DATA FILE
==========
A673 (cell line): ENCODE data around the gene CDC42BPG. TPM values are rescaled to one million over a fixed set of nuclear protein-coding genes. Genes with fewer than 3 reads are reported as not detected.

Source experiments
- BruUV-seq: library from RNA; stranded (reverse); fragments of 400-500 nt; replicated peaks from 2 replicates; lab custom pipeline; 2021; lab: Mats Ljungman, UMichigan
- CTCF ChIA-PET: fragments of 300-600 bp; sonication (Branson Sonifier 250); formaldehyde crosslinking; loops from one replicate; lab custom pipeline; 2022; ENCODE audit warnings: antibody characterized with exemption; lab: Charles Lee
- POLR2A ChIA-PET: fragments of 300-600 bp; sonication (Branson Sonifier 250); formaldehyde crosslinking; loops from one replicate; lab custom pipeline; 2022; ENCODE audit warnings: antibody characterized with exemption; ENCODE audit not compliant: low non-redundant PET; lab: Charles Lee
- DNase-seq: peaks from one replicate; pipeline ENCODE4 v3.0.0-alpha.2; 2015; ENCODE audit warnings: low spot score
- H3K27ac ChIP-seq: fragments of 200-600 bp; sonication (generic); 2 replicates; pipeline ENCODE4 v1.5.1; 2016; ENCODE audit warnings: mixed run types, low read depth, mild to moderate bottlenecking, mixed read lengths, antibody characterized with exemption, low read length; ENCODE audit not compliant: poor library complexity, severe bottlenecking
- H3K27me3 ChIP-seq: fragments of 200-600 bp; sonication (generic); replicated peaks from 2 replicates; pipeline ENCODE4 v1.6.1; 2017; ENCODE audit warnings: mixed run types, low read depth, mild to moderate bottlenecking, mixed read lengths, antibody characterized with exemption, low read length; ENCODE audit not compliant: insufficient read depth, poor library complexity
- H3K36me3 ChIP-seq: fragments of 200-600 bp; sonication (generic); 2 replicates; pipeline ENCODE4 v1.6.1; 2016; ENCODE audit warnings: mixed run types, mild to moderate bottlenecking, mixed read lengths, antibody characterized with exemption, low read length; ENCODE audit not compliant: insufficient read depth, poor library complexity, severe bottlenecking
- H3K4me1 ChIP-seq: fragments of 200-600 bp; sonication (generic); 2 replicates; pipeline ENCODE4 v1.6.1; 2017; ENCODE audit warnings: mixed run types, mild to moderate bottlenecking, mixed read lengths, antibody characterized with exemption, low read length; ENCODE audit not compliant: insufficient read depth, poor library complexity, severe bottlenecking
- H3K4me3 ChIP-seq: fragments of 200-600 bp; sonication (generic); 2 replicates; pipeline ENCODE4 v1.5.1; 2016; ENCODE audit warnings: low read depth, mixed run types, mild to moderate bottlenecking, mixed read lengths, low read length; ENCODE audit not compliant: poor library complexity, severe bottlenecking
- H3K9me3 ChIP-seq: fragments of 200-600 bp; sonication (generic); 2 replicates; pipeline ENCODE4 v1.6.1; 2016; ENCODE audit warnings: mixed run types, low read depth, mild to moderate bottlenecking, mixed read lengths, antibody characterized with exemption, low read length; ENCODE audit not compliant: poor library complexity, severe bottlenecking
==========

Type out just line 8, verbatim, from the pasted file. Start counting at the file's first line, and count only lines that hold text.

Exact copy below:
- H3K27me3 ChIP-seq: fragments of 200-600 bp; sonication (generic); replicated peaks from 2 replicates; pipeline ENCODE4 v1.6.1; 2017; ENCODE audit warnings: mixed run types, low read depth, mild to moderate bottlenecking, mixed read lengths, antibody characterized with exemption, low read length; ENCODE audit not compliant: insufficient read depth, poor library complexity